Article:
updated 1/8/2004 11:36:04 AM ET 2004-01-08T16:36:04

U-Haul is forbidding its stores from renting trailers to customers driving Ford Explorers, citing product liability lawsuits involving the popular sport utility vehicle, a newspaper reported.

U-Haul International Inc., North America's largest trailer rental company with more than 17,000 outlets, implemented the policy Dec. 22, saying it can no longer afford to defend the lawsuits, The Detroit News reported in Thursday editions.

"U-Haul has chosen not to rent behind this tow vehicle based on our history of excessive costs in defending lawsuits involving Ford Explorer towing combinations," the company told the newspaper, adding that the move is "not related to safety issues."

Joanne Fried, a U-Haul spokeswoman, declined to disclose how much the Phoenix-based company has spent defending lawsuits involving Explorers.

"The decision is not based on one accident," she said. "It's based on several different lawsuits going on for several years."

Ford Motor Co. spokesman Jon Harmon called U-Haul's decision "surprising and disappointing."

"This is all about runaway litigation and trial lawyers forcing businesses to make unfortunate decisions for fear of lawsuits," he said.

U-Haul was involved in a lawsuit that Bridgestone/Firestone settled out of court in September. It involved three college students who were injured when their Firestone-equipped Explorer overturned while pulling a U-Haul trailer.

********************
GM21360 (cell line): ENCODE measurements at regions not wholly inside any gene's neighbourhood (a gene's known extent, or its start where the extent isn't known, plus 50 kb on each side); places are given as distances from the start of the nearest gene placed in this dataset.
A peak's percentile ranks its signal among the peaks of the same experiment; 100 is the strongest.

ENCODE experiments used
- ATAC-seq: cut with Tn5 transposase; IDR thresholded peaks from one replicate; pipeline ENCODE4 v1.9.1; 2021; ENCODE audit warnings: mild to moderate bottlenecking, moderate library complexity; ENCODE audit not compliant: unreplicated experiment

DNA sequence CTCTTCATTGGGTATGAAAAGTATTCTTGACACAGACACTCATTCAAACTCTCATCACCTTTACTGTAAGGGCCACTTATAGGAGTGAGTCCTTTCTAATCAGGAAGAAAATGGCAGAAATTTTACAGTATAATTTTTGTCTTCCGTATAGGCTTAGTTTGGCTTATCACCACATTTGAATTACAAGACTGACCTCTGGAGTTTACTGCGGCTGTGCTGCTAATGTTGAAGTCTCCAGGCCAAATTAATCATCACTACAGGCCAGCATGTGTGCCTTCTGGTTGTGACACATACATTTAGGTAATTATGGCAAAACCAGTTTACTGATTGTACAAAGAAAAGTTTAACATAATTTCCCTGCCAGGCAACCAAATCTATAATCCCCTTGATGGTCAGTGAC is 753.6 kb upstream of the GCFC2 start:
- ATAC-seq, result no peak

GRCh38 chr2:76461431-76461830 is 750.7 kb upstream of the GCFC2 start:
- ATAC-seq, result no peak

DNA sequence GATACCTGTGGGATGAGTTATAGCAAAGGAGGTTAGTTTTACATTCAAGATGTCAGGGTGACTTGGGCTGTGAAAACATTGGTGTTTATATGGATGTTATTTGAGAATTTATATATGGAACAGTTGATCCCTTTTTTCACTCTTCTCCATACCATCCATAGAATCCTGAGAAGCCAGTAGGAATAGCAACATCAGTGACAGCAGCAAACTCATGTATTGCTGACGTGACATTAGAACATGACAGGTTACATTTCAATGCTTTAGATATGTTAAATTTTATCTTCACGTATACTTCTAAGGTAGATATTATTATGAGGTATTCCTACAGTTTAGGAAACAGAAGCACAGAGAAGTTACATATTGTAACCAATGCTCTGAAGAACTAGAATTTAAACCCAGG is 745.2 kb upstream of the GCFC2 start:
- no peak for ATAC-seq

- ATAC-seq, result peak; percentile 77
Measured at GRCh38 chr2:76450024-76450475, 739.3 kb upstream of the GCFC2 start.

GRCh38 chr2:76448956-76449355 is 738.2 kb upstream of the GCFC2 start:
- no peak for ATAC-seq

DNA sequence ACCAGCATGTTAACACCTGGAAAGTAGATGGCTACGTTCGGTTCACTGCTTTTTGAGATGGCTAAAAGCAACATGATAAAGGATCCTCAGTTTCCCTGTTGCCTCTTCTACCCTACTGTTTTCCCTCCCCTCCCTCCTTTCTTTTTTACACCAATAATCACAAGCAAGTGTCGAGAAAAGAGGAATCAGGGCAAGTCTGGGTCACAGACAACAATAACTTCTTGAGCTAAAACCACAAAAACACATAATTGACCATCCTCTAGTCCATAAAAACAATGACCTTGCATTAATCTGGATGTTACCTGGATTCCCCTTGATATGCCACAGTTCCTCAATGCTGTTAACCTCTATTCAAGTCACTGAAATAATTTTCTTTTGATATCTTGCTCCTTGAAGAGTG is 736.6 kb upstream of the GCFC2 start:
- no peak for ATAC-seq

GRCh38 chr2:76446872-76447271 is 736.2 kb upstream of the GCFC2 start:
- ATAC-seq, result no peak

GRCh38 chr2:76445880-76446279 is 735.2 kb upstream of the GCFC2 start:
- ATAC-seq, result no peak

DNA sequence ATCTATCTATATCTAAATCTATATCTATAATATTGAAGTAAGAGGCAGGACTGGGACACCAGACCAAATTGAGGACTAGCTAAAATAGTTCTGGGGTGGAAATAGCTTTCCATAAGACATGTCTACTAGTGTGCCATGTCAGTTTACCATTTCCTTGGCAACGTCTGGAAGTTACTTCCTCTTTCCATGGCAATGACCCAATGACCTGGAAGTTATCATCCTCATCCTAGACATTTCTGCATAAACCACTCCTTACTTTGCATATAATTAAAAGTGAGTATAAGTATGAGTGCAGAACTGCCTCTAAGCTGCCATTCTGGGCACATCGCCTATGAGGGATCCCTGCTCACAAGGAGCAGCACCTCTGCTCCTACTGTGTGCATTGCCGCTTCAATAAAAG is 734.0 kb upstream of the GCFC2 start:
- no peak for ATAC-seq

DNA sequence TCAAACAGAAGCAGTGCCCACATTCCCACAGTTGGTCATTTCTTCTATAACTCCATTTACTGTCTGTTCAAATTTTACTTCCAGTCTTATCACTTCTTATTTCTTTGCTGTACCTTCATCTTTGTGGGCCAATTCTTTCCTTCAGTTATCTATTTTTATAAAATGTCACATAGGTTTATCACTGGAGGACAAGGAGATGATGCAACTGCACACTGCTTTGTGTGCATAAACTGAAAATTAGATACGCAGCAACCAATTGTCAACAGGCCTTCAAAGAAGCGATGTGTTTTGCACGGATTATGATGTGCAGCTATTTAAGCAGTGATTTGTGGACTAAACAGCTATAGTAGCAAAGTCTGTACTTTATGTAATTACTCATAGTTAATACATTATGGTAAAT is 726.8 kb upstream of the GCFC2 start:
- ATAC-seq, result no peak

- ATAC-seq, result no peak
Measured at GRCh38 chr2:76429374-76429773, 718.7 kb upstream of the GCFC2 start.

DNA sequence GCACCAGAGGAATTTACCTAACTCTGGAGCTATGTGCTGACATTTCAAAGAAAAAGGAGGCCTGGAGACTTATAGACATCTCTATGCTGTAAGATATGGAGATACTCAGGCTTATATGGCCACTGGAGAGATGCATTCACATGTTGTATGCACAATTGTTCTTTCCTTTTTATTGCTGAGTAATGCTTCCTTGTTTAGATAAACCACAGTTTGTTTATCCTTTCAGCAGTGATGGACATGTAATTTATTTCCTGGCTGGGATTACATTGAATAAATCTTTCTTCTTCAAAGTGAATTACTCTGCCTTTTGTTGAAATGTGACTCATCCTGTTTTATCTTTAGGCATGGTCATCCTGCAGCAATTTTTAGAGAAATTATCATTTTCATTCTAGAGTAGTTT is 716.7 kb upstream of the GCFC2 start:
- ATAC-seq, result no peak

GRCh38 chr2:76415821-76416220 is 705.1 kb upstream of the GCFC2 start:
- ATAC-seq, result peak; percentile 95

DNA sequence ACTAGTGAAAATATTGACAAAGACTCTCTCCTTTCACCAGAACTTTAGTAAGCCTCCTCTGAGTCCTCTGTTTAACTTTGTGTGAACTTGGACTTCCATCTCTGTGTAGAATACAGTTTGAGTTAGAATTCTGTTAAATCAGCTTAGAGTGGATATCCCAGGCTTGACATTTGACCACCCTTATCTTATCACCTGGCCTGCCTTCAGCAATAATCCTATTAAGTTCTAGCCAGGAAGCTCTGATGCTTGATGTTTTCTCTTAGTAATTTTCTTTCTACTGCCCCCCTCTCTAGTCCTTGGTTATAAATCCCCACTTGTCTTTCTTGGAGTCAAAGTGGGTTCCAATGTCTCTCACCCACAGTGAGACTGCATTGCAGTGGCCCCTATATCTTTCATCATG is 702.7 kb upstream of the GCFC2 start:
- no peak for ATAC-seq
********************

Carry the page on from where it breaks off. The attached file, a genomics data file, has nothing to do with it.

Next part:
Bridgestone/Firestone is currently trying reach an agreement on a $149 million settlement of 30 class-action lawsuits because of defective tires.

Although federal regulators have said there isn't enough evidence to show that the Explorer model contributed to the tire defects, many of the problem tires were equipped on Explorers.

A bulletin issued to U-Haul dealers last month said the company's decision was "based on the negative perceptions of Ford Explorers ... we are separating ourselves from the negative public perception and its potential consequences."

Ford has maintained the Explorer is safe. In 2002, the National Highway Traffic Safety Administration traced Explorer tire failures and resulting rollovers to tire manufacturing flaws.

Fried said the rental ban applies to all model years, even though the Explorer was redesigned in 2002, improving its rollover rating. It was voted "tow vehicle of the year" by Trailer Boats magazine the same year.

Ford launched the Explorer 14 years ago and this month will deliver its 5 millionth unit.

Copyright 2004 The Associated Press. All rights reserved. This material may not be published, broadcast, rewritten or redistributed.


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